In mixed, JW probably does not take enough court and, again, still needs to be able to create more offense. However, in his partnership with Jorja, he benefits from her ability to initiate attacks and often it is Jorja that creates opportunities for JW to finish points. While Jorja’s offense is very helpful and creates a unique look for them, long-term if they are going to reach their full potential, JW still needs to find more ways to create offense and just generally get involved.
It is also very easy to root for JW. It is clear that the Johnson siblings love playing together, and the joy that Jorja emits when they win, is about as wholesome as it gets. And while JW and Dylan are never exactly going to be Mr. Personalities, there is something endearing about those two staying loyal to each other and being rewarded. Their dry sense of humor is pretty hilarious when they win too – just ask JW’s “Mexican amigos”.
4. Parris Todd Triple Crown (Gritty) – Amidst all the wildness of the PPA results and paddle controversy, there was good pickleball happening at the US Open. It may not be the legitimate major that it used to be, but Parris Todd was able to come away with a triple crown in Naples, Florida.
What was interesting to me about Parris’ gold medals is not so much that she won 3 of them, but how much it seemed to mean to her that she was able to win them. Parris was very emotional in her victories. More emotional than I have seen her in any of her other wins. Even though I still have lots of questions about the work she is putting into being a professional athlete, the fact that she cares is notable in my eyes.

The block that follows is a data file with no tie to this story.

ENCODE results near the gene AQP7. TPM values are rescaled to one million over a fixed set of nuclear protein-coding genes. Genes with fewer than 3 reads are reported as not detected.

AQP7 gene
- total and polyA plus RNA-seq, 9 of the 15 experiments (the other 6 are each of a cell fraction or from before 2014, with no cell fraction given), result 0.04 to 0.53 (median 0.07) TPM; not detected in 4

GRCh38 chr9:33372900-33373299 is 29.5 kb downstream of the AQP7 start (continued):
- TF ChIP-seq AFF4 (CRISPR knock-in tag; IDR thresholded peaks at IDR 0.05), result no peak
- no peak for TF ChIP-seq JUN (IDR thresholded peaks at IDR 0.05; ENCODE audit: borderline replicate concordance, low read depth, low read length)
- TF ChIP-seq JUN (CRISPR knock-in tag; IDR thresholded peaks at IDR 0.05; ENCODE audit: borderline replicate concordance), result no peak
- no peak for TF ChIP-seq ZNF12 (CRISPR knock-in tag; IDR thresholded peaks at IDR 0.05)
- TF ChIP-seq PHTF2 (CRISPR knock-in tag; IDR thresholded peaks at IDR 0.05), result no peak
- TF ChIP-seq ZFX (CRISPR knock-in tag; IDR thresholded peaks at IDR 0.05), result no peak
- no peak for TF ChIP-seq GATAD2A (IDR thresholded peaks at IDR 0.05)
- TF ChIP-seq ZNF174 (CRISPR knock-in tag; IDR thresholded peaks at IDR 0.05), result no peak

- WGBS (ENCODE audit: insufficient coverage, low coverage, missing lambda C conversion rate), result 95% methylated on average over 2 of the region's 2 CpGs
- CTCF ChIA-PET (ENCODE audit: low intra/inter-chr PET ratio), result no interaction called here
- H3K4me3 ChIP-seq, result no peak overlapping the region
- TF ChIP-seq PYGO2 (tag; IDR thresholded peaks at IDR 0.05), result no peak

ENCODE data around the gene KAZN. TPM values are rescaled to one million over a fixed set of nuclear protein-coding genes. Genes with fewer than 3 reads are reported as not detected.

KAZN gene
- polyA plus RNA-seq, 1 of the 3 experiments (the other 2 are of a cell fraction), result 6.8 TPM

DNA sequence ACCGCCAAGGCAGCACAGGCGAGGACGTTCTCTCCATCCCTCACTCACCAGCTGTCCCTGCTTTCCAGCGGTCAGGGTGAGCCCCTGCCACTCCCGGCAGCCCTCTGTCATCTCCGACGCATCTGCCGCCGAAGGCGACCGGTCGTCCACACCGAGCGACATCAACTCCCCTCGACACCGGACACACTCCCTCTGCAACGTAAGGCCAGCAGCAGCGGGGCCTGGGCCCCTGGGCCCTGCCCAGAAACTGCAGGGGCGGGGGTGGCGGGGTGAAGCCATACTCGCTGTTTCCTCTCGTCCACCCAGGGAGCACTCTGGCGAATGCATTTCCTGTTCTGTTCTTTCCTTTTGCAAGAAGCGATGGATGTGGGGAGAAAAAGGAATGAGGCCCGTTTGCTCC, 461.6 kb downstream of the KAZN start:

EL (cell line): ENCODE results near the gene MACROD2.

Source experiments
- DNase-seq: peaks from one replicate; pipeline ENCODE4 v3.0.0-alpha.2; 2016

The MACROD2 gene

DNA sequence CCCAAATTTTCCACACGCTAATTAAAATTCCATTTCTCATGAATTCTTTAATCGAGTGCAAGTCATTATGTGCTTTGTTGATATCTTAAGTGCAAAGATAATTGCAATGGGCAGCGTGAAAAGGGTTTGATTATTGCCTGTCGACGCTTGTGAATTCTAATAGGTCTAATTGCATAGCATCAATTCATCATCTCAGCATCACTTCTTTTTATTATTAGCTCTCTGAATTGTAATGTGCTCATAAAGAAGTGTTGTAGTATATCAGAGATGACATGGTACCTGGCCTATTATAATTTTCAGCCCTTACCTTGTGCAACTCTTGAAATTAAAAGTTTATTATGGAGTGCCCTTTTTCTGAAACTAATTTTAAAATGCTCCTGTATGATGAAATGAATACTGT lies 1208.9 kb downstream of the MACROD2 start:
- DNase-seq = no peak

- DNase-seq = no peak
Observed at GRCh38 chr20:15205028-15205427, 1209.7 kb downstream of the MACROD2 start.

The triple crown was not anything to write home about. She barely beat relative newcomer, Judit Castillo Gargallo, 15-13 in the third game where both players had multiple opportunities to close the match. Her win with Simone Jardim over Fudge/Oshiro was in 3 fairly close games. The mixed crown with Hunter Johnson against Kyle Yates and Simone Jardim was probably the most impressive, including overcoming a bad foot fault call from the referee in game 3. However, Yates/Jardim are not the mixed duo they were in 2019. This was not a triple crown at the highest level, and none of the gold medal wins were in dominating fashion.
Despite all of that, I think it matters how much Parris seemed to care about the win. The reason we spend quite a bit of this blog space writing about Parris is because of her talent. She’s not just another player. She is arguably the most talented player to come into pro pickleball in the past year and a half. When someone isn’t taking every advantage of that opportunity when they have potential to be the best in the world, that is interesting news.